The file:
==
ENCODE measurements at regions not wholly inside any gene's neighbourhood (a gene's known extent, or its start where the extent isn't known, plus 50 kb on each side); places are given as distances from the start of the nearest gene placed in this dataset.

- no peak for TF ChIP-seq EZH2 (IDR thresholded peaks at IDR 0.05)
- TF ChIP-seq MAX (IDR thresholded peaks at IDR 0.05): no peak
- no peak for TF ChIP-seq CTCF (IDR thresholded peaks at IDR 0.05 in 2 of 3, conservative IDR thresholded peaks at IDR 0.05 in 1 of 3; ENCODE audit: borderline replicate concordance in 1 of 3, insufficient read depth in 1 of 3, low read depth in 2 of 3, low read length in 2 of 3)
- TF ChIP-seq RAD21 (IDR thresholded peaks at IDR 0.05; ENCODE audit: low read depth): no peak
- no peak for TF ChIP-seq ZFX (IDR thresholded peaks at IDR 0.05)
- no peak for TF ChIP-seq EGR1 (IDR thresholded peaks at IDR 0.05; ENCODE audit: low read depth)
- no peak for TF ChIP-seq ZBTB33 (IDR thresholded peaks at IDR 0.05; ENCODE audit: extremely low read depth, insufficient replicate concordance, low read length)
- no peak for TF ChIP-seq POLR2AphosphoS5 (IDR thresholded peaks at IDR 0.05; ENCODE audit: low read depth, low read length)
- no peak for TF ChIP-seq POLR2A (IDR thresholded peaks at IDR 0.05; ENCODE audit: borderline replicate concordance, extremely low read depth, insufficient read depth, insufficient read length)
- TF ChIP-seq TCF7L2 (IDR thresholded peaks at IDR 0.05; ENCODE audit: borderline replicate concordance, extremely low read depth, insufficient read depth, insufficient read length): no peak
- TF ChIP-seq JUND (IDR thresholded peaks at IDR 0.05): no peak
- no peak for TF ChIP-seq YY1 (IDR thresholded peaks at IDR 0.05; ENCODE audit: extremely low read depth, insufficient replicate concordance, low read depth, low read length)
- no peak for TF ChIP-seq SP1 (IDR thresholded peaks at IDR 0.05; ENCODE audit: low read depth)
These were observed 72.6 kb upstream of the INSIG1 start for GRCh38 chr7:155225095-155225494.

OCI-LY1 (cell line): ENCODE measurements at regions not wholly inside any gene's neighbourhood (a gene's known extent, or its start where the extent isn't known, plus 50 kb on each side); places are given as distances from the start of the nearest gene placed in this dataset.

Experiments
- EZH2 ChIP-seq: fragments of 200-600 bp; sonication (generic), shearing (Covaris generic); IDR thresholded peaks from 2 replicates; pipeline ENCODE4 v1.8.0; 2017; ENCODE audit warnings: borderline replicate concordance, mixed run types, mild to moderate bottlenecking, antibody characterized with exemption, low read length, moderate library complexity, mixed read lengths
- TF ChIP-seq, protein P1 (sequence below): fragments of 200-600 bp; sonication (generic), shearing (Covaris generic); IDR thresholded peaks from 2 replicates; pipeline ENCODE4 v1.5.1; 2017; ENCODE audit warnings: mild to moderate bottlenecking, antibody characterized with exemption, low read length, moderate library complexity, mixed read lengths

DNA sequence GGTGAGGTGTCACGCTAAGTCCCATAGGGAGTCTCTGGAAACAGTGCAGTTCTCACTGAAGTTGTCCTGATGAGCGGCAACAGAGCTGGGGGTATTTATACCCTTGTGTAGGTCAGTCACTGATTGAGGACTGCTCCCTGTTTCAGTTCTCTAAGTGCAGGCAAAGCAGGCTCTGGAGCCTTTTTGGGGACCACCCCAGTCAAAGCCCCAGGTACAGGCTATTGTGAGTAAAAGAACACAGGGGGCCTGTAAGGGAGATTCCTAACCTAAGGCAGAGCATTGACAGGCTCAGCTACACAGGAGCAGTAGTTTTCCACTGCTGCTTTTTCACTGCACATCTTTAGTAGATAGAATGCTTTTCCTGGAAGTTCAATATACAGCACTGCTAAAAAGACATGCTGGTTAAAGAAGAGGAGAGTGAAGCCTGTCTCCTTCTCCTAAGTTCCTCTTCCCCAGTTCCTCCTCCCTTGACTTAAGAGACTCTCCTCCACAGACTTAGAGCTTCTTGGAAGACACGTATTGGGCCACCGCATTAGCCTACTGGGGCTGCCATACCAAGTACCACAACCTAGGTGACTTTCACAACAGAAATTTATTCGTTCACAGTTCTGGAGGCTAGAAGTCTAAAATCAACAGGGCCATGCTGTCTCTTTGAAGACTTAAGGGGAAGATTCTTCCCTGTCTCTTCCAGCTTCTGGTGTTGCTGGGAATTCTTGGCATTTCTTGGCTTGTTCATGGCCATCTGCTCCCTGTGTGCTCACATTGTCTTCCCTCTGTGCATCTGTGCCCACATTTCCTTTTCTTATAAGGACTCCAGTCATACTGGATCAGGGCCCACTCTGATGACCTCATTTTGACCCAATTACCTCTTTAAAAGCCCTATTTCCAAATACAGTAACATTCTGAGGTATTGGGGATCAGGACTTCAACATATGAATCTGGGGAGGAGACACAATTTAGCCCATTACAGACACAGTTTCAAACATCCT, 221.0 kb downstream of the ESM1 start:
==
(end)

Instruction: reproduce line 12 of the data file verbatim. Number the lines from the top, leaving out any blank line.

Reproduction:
- TF ChIP-seq JUND (IDR thresholded peaks at IDR 0.05): no peak